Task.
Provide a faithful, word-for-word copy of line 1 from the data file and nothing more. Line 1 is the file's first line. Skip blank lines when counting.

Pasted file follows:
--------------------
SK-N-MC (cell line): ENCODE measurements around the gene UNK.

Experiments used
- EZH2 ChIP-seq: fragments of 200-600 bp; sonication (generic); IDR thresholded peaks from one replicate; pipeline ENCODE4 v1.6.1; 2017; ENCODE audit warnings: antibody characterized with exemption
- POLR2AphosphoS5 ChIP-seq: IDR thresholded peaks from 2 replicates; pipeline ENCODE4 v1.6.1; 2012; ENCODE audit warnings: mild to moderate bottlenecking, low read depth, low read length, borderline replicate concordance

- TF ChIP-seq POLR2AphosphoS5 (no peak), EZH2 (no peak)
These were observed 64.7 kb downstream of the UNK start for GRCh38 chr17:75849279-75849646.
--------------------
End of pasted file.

SK-N-MC (cell line): ENCODE measurements around the gene UNK.